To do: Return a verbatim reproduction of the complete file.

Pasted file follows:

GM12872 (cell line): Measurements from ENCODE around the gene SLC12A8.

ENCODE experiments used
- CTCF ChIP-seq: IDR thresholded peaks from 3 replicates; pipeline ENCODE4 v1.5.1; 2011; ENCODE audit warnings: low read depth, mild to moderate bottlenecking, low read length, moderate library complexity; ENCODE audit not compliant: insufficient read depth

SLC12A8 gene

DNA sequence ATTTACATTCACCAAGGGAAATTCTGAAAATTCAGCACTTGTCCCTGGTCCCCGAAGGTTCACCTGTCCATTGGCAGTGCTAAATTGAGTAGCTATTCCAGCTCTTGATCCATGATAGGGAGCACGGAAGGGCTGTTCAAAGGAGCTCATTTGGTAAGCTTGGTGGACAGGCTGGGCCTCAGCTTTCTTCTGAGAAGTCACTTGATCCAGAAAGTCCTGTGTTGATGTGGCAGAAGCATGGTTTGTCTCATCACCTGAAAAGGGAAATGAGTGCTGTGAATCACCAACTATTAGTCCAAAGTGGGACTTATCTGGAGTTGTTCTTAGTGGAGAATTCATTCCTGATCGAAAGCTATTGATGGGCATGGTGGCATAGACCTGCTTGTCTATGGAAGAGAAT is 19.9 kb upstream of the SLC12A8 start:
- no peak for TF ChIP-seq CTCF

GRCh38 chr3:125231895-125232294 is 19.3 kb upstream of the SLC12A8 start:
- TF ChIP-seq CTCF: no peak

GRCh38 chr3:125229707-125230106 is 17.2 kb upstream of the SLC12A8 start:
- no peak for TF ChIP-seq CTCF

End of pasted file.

GM12872 (cell line): Measurements from ENCODE around the gene SLC12A8.

ENCODE experiments used
- CTCF ChIP-seq: IDR thresholded peaks from 3 replicates; pipeline ENCODE4 v1.5.1; 2011; ENCODE audit warnings: low read depth, mild to moderate bottlenecking, low read length, moderate library complexity; ENCODE audit not compliant: insufficient read depth

SLC12A8 gene

DNA sequence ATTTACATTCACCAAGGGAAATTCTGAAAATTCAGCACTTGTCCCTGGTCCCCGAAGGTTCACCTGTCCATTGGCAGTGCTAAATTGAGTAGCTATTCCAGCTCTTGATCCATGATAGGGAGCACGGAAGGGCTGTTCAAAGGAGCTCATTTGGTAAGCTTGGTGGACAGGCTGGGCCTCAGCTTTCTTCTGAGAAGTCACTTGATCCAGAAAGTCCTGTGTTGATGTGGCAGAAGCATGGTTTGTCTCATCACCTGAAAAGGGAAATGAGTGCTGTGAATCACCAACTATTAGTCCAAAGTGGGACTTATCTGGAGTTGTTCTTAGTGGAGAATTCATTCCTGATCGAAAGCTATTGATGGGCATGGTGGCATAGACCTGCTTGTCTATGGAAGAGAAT is 19.9 kb upstream of the SLC12A8 start:
- no peak for TF ChIP-seq CTCF

GRCh38 chr3:125231895-125232294 is 19.3 kb upstream of the SLC12A8 start:
- TF ChIP-seq CTCF: no peak

GRCh38 chr3:125229707-125230106 is 17.2 kb upstream of the SLC12A8 start:
- no peak for TF ChIP-seq CTCF